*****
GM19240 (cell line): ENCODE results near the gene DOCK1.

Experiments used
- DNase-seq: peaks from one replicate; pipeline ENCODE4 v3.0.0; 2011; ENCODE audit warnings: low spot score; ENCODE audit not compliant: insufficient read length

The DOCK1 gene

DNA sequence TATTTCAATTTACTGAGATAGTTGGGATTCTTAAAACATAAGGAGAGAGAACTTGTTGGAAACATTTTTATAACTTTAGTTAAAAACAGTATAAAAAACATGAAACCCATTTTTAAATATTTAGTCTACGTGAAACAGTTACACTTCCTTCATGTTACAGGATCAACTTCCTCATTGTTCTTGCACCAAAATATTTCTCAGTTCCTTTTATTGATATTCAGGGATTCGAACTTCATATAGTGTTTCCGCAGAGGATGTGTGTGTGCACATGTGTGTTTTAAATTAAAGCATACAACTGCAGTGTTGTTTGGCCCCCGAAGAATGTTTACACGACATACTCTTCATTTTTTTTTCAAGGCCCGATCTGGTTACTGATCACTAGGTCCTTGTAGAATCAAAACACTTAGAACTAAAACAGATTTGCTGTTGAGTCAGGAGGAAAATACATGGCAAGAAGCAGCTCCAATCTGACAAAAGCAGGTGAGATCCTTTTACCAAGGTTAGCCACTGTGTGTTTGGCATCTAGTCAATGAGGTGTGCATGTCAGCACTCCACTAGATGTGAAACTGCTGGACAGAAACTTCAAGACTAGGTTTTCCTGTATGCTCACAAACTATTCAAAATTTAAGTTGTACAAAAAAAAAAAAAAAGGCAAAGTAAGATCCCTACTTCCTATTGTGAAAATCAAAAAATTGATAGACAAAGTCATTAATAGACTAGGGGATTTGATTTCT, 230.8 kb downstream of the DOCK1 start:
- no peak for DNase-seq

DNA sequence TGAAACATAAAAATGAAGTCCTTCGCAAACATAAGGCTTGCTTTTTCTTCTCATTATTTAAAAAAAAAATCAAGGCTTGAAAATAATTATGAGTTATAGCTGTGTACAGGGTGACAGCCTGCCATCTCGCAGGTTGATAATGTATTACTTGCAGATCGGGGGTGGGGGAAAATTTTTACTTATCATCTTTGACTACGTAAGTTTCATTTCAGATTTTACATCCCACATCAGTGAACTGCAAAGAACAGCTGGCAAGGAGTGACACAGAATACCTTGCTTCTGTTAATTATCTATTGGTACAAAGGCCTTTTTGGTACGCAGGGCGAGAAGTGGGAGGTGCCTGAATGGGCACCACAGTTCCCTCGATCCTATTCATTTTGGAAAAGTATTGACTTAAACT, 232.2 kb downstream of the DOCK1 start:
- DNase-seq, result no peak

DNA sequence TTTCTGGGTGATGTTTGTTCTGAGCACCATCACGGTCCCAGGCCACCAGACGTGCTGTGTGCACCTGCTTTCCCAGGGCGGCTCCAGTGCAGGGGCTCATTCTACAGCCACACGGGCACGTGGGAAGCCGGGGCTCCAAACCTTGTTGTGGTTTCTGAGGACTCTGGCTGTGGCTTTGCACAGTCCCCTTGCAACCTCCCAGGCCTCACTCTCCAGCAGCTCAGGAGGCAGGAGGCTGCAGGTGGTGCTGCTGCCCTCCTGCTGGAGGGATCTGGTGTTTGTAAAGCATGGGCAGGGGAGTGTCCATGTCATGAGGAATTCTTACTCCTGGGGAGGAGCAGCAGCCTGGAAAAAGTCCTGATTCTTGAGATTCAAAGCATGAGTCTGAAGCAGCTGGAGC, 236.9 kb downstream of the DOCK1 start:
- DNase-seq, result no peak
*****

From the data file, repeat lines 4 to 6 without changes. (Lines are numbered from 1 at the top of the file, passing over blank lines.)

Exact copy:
The DOCK1 gene

DNA sequence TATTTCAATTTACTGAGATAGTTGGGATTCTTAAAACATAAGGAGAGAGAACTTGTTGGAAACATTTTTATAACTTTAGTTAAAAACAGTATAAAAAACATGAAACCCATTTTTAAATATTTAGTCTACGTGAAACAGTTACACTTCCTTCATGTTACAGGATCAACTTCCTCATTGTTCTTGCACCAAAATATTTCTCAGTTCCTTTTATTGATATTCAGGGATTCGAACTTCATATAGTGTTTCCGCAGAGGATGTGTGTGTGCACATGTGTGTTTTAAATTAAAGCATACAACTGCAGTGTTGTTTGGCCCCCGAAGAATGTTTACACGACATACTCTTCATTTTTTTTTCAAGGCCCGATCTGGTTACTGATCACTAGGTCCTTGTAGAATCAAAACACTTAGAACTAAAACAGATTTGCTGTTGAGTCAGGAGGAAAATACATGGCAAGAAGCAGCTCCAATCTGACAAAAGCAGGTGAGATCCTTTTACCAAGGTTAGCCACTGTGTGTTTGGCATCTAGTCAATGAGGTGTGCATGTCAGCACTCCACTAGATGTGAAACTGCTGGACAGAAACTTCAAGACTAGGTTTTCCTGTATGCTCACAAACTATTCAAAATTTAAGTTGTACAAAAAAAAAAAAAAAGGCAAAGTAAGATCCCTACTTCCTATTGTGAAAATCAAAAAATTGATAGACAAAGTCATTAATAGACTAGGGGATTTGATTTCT, 230.8 kb downstream of the DOCK1 start:
- no peak for DNase-seq